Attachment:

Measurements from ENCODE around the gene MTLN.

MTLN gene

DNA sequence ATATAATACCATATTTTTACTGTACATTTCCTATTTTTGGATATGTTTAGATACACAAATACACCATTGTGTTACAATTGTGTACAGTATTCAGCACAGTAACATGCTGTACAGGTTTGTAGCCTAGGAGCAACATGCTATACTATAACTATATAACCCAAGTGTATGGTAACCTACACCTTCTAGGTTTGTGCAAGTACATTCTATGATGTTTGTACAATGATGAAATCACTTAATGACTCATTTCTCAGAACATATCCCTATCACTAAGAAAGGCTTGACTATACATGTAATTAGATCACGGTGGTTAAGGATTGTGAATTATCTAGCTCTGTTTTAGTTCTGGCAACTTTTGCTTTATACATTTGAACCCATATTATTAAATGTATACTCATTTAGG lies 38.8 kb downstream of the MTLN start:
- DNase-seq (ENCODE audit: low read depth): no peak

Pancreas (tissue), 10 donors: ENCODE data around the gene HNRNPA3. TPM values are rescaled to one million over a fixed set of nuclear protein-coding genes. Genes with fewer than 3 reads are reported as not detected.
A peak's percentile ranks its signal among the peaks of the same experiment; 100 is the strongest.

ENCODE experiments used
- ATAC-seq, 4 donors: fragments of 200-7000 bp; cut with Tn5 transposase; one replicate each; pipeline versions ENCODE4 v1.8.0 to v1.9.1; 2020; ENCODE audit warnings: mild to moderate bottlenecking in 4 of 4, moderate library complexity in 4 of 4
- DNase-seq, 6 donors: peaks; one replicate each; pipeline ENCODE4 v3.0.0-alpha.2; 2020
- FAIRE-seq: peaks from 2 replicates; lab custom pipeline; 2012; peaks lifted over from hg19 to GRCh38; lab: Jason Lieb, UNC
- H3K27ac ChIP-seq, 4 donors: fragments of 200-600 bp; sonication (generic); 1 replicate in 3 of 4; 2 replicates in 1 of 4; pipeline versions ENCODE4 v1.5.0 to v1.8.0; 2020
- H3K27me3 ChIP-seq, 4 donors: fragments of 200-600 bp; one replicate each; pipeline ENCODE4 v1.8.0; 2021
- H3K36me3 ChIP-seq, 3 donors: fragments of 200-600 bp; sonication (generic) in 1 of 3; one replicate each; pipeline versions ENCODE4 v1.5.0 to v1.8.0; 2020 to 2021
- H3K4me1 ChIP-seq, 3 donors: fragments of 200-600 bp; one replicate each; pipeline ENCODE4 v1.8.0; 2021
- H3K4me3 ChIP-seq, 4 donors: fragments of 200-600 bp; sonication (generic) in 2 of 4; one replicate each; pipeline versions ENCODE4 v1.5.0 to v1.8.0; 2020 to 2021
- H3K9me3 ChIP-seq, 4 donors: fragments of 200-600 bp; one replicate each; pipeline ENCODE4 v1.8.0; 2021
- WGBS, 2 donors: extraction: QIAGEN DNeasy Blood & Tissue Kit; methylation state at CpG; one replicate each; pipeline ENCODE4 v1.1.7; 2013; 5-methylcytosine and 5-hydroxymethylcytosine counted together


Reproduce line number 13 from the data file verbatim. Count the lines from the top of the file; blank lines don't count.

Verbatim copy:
- H3K36me3 ChIP-seq, 3 donors: fragments of 200-600 bp; sonication (generic) in 1 of 3; one replicate each; pipeline versions ENCODE4 v1.5.0 to v1.8.0; 2020 to 2021